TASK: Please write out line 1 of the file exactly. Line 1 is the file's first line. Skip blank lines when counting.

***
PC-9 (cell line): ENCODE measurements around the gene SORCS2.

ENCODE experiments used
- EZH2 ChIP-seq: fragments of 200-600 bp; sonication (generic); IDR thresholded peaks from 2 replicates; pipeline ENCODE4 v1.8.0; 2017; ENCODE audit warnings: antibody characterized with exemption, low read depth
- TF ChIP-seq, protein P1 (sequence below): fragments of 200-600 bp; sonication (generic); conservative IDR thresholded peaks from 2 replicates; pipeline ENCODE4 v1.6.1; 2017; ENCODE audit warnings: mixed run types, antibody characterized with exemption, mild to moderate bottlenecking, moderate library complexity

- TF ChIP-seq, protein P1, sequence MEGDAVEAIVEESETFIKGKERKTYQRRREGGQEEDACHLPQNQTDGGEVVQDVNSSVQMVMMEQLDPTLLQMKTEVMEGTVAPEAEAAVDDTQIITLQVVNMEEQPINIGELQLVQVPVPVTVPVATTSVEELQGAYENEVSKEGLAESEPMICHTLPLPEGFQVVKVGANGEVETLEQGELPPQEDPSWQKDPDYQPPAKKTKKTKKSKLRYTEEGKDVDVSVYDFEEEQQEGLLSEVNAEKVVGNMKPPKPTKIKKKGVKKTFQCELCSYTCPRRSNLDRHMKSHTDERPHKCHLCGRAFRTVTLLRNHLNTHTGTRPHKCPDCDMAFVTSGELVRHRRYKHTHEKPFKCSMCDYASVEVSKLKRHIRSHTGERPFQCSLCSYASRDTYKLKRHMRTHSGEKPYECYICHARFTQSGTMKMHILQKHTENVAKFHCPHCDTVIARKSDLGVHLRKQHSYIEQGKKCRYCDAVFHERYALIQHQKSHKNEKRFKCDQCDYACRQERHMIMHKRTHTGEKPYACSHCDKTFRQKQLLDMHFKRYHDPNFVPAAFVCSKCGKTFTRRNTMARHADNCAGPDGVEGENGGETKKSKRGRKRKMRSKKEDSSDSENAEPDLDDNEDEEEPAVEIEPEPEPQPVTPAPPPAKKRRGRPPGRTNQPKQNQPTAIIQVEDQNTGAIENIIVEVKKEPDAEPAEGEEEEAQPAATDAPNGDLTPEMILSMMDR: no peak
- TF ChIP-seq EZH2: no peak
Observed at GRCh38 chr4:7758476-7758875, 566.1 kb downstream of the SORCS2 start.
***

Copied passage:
PC-9 (cell line): ENCODE measurements around the gene SORCS2.